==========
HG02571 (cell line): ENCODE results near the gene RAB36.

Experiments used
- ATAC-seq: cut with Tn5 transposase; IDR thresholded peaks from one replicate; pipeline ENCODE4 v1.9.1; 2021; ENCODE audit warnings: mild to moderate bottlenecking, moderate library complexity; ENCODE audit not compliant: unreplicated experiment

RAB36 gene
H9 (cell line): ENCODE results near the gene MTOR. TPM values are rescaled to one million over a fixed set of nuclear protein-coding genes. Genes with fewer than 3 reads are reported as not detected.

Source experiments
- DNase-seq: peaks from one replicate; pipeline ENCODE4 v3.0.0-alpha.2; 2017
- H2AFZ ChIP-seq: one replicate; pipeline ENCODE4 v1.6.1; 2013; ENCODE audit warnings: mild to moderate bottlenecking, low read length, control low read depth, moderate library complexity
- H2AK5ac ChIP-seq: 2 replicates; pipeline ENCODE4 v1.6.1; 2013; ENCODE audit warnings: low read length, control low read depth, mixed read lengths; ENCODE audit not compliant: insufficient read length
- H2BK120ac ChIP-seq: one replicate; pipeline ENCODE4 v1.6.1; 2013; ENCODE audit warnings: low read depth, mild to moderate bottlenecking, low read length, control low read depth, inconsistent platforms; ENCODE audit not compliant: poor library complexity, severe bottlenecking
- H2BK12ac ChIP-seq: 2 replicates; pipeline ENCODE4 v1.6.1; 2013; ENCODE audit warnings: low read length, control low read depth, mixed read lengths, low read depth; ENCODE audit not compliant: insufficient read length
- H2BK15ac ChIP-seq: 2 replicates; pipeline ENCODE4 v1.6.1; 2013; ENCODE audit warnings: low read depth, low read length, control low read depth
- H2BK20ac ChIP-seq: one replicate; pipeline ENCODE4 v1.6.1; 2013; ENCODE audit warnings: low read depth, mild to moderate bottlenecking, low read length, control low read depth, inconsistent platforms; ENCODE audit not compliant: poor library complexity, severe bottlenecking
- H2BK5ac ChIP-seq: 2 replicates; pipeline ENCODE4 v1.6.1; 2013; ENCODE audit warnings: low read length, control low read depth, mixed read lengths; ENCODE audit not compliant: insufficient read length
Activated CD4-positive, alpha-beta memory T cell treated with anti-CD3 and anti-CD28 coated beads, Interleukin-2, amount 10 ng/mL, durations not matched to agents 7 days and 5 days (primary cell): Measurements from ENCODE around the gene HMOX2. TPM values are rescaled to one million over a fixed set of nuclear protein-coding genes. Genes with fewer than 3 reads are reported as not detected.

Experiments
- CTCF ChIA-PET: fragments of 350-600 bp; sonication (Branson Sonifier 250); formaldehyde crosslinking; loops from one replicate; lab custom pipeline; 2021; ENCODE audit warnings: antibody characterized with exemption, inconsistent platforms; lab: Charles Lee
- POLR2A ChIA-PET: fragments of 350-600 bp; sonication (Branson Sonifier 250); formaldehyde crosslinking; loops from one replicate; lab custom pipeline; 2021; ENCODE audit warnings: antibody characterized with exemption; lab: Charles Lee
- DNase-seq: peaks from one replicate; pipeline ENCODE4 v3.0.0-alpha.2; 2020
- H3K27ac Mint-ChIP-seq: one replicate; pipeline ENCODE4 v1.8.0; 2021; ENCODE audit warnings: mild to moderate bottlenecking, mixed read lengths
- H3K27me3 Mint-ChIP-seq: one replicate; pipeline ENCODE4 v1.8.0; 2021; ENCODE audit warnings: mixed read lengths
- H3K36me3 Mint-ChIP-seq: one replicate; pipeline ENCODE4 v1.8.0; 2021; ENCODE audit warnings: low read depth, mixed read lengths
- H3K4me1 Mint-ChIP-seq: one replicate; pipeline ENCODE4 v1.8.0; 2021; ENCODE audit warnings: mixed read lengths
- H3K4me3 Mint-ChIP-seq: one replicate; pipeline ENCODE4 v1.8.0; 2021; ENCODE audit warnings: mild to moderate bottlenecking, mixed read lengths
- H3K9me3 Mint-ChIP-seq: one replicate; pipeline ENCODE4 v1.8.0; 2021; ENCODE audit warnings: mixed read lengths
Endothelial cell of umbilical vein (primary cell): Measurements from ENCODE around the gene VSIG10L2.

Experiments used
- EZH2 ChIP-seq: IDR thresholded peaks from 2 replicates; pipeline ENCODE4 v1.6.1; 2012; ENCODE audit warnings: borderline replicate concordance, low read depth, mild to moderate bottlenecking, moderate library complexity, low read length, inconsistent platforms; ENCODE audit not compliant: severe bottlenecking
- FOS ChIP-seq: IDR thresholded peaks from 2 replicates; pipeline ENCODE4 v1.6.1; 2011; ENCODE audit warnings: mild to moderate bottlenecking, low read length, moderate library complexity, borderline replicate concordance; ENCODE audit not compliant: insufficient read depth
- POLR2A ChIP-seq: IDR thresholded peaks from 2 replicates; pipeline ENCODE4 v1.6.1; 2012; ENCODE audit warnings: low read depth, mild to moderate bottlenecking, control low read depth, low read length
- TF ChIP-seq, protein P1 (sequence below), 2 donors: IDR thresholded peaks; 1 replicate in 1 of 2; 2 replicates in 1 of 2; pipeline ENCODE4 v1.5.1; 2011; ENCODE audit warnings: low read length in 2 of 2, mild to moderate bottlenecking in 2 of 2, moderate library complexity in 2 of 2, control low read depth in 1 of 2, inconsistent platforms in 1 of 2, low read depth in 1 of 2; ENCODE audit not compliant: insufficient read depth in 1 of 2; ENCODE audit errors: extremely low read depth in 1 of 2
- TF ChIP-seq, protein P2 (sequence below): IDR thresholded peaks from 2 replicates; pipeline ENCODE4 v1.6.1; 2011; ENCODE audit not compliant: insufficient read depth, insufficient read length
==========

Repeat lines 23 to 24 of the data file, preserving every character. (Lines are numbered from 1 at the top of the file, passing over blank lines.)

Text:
- H3K4me1 Mint-ChIP-seq: one replicate; pipeline ENCODE4 v1.8.0; 2021; ENCODE audit warnings: mixed read lengths
- H3K4me3 Mint-ChIP-seq: one replicate; pipeline ENCODE4 v1.8.0; 2021; ENCODE audit warnings: mild to moderate bottlenecking, mixed read lengths